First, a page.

ANNAPOLIS – Prince George’s legislators hope the county’s effort to get out of a court-ordered school busing plan will strengthen their case for extra state education funding.
School officials have argued that busing is no longer needed for racial balance in the majority-black county and have proposed a massive school building program that would allow a return to neighborhood schools.
“They’re not going to let us out (of busing) until they’re assured that there’s money in the kitty to build those schools,” said Del. Richard A. Palumbo, D-Prince George’s.
That money, he added, would have to come from the state.
Prince George’s legislators are likely to use the busing issue as a bargaining chip as they compete with other jurisdictions for a share of the state’s expected $260 million surplus.
In addition to the request for school construction funds, Prince George’s County lawmakers will attempt to wrestle additional money from the state for school operating expenses, delegation members said.
“We want to reduce class sizes, we want to build some schools and we’re going to be knocking on the door to get that done,” said Del. Obie Patterson, D-Prince George’s.
Gov. Parris Glendening has already said that his proposed fiscal 1999 budget earmarks $61.5 million for disadvantaged children, $16 million of which is targeted for Prince George’s.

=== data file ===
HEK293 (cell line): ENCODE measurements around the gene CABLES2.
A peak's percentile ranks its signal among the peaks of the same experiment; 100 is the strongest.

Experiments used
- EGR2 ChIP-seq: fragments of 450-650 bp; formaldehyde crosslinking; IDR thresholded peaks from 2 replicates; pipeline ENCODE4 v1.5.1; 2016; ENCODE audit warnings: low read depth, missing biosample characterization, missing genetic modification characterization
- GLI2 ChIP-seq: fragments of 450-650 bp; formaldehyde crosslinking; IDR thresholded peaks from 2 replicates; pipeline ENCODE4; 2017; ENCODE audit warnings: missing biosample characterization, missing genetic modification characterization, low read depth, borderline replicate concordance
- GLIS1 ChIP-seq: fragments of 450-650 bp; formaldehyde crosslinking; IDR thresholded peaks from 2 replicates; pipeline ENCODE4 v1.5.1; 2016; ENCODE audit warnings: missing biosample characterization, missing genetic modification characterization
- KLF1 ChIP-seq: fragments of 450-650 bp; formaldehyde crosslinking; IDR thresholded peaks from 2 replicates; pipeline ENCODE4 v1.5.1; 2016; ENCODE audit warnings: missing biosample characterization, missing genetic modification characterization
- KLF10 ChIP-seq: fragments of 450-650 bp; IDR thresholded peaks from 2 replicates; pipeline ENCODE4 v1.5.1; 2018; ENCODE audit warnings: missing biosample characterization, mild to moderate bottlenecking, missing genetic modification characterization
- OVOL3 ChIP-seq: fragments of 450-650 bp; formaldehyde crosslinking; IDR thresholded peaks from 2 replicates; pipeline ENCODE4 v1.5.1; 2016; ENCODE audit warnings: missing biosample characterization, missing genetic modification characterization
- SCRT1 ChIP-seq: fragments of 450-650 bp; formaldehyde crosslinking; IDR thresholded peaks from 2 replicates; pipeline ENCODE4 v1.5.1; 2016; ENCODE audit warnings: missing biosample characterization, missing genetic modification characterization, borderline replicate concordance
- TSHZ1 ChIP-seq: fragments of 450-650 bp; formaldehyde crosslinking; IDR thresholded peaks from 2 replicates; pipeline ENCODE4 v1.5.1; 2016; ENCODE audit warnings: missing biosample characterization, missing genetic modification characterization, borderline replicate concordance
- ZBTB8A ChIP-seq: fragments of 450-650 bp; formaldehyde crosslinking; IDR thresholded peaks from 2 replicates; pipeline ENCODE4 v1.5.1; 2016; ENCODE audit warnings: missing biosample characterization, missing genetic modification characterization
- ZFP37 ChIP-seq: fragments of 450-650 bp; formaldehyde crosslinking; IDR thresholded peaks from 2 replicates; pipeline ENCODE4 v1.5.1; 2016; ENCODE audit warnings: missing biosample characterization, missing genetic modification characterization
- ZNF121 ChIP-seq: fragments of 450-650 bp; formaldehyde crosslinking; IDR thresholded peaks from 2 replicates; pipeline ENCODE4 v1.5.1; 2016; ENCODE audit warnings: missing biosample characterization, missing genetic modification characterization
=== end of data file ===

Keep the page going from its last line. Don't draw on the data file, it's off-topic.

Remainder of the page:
But Prince George’s lawmakers also expressed concerns that the county may have to give up some independence for the extra money.
“The two questions are going to be `How much money are we going to get and how many strings are going to be attached?'” said Del. Rushern L. Baker III, D-Prince George’s.
Baltimore City schools last year got an extra $254 million in state education aid over five years in exchange for concessions that included replacing the city’s elected school board with an appointed board.
Del. Mary A. Conroy, D-Prince George’s, expressed concerns that a similar arrangement could be forced on Prince George’s.
“There’s been some talk that if we want as many dollars as Baltimore City, we would have to give up something. There has been talk about having an appointed school board,” Conroy said. “I don’t know that an appointed school board would go over well in my district.”
Funding for higher education, especially for the University of Maryland’s College Park campus, also figured prominently in some county legislators’ minds.
Del. Pauline H. Menes, D-Prince George’s, said that the state should allocate part of its surplus to College Park to compensate for lower-than-expected allotments in recent years.
“The College Park campus lost increases that were planned about five years ago. There was no money,” she said. “But it’s especially important now that there is money that this year’s budget make up for the promised increases.”
After education, lawmakers said they were concerned with maintaining funding for county road and bridge maintenance and making sure county farmers are not hurt by new regulations aimed at stemming the outbreak of Pfiesteria piscicida.